The garden at the Abbey ©Laurel Kallenbach

The garden at the Abbey ©Laurel Kallenbach

On my most recent visit, the entire retreat center was full with a group of 18 doing a three-day silent retreat. So meals were completely nonverbal, which I enjoyed. On my first visit, the guests consisted of me and just one other woman who was a little too chatty. No worries, I simply pinned a badge on my sweater that stated I was keeping silence. That kept me in my own space instead of making small talk that distracted me from my writing or that crowded out my characters’ fictional voices in my head.

I’ll pass along a tip one of my friends shared with me the first time I went to the Abbey of St. Walburga: take snacks. The cafeteria-style meals are lovingly prepared, but basic and modest. There’s a refrigerator for retreatants, so you can easily store a few treats for between-meal munching. That said, the sisters make a huge effort to accommodate special dietary needs, and there are often homemade cookies for dessert!

Another thing: attire at the Abbey is casual, even though the sisters are wearing their Sunday best every day—except when they change into work clothes and aprons for chores. Because it’s outdoorsy, you need sturdy walking shoes. And you can wear jeans and a T-shirt into the church (but not shorts or sleeveless shirts).

The bell tower, St. Walburga Abbey ©Laurel Kallenbach

The bell tower, St. Walburga Abbey ©Laurel Kallenbach

Last but not least, there are bells. Every day, a sister walks to the bell tower wearing noise-reducing headphones for ear protection, and she begins to ring the bells. First, they peal just one at a time. Then the sister gets both going at once. The jubilant bells beckon to all who seek harmony as if saying: “Come to the life-affirming, serenity-inspired sanctuary that is the Abbey of St. Walburga.”

Who the retreats are for: People desiring peace and quiet and open air. The day begins and ends early. (You’re welcome to keep your own hours, of course, but you should respect the privacy and quiet of others both day and night.) There is no WiFi, and cell phone coverage is spotty, which is perfect if you’re serious about unplugging. Three meals a day are provided; the food tends to be simple. Rooms are comfy and modest with a twin-sized bed and private bathrooms. (There is also a handicapped-accessible room, and one with two beds to accommodate a married couple.) A minimum donation/offering of $65 per night is requested. Here’s more information on retreats (either organized through the Abbey or just personal retreats).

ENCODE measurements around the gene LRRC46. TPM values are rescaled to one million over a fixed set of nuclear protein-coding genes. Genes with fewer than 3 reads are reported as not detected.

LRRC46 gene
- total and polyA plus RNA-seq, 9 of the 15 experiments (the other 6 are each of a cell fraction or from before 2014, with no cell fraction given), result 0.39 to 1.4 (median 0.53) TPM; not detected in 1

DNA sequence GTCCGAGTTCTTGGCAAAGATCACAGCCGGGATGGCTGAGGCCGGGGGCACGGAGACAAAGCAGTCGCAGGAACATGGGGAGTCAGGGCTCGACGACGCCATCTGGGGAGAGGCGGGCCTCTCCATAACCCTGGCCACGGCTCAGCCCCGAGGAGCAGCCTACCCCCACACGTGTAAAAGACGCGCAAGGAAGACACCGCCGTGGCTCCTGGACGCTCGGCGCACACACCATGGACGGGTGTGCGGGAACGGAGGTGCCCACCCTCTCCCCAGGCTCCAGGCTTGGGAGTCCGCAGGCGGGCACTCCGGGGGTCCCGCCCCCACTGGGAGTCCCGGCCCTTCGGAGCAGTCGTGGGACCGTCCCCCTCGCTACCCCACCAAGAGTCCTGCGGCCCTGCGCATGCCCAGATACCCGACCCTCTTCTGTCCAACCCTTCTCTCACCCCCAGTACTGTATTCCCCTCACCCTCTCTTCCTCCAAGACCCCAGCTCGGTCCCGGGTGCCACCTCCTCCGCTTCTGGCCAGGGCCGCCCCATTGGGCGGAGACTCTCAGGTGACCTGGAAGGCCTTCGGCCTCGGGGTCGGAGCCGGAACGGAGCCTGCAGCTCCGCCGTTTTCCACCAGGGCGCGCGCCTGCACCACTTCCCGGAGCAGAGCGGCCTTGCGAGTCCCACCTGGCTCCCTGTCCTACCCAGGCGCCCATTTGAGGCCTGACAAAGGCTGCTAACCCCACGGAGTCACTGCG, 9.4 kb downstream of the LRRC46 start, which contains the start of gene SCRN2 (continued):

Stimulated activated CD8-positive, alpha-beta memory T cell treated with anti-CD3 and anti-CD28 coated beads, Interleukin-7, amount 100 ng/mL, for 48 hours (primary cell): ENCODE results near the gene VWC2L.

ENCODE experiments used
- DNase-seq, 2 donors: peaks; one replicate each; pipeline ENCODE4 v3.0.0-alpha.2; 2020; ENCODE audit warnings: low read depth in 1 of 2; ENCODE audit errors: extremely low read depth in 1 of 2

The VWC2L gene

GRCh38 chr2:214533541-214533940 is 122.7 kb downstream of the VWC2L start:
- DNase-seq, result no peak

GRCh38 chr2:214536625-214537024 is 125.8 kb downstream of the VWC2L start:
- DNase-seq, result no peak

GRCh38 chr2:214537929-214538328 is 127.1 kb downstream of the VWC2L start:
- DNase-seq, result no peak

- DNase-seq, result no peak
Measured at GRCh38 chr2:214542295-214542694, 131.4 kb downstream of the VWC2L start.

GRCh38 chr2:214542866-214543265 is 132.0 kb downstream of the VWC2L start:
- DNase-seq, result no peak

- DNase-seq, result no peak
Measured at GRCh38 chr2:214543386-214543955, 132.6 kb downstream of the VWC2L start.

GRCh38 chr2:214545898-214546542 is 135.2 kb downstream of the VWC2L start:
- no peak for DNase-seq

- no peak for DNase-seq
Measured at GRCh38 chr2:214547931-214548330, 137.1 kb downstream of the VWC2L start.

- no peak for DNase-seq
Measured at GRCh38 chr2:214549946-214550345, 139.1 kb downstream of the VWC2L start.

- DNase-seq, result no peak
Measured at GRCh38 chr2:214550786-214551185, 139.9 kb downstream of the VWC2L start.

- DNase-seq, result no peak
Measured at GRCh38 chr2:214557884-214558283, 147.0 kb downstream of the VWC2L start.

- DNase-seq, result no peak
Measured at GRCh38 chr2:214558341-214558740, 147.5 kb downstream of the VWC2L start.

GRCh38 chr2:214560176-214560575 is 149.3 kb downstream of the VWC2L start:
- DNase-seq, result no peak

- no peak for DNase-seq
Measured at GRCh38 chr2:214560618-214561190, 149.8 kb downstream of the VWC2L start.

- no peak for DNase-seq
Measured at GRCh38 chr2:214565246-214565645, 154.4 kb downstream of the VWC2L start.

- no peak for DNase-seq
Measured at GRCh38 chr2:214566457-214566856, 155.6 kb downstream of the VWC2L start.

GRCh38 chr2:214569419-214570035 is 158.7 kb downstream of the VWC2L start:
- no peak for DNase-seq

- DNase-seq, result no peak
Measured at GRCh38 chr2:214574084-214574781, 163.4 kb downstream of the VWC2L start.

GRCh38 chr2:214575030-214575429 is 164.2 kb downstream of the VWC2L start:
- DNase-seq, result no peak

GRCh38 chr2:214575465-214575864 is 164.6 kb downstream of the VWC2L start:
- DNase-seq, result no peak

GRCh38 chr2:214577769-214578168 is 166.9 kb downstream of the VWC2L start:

Laurel Kallenbach, freelance writer and editor

Watch the “Rancher Nuns” video about the St. Walburga nuns.

The sign on Highway 287. ©Laurel Kallenbach

The sign just off Highway 287 between Laramie and Ft. Collins. ©Laurel Kallenbach


Floating Lanterns Light Honolulu for Memorial Day


Floating lanterns are an Oahu tradition for celebrating Memorial Day in Hawaiian tradition. Photo courtesy Shinnyo-en Hawaii

Floating lanterns are an Oahu tradition for celebrating Memorial Day in Hawaiian tradition. Photo courtesy Shinnyo-en Hawaii

Every Memorial Day, people gather at a beach in Honolulu, Oahu, for a beautiful ceremony of floating lanterns—a serene tradition of peace and remembrance for those who have departed.

I almost never post about events I haven’t personally attended, but when I got the press release about this ceremony I made an exception.

Six thousand candlelit lanterns are set afloat from Ala Moana Beach to honor the fallen, to remember departed loved ones, and as a symbolic, collective vow to work toward a peaceful future. More than 50,000 people attend the annual Lantern Floating Hawaii ceremony on Memorial Day, which gathers the community and visitors for a collective experience of warmth and compassion.

In harmony with Hawaiian tradition, the evening opens with the pū, oli and hula, followed by the Shinnyo Taiko and Shomyo Ensemble. Her Holiness Shinso Ito officiates, conducts a blessing, and is joined by six community leaders for the lighting of the Light of Harmony. After the lighting, the lanterns are set afloat onto the waters of Ala Moana Beach by the general public and volunteers. At the conclusion of the ceremony, all lanterns are collected from the ocean and restored for use in the upcoming years.

A participant launches a candlelit lantern inscribed with thoughts about those who have gone before us.

A participant takes a moment to reflect before launching a candlelit lantern inscribed with remembrances of a loved one. Photo courtesy Shinnyo-en Hawaii.

Attendees may receive a lantern to personally float, or they can write their remembrances on special forms that will be placed on collective remembrance lanterns to be floated by volunteers. There is no charge for a lantern; all donations received at the beach will be gifted to the City & County of Honolulu for the upkeep and beautification of Ala Moana Beach Park.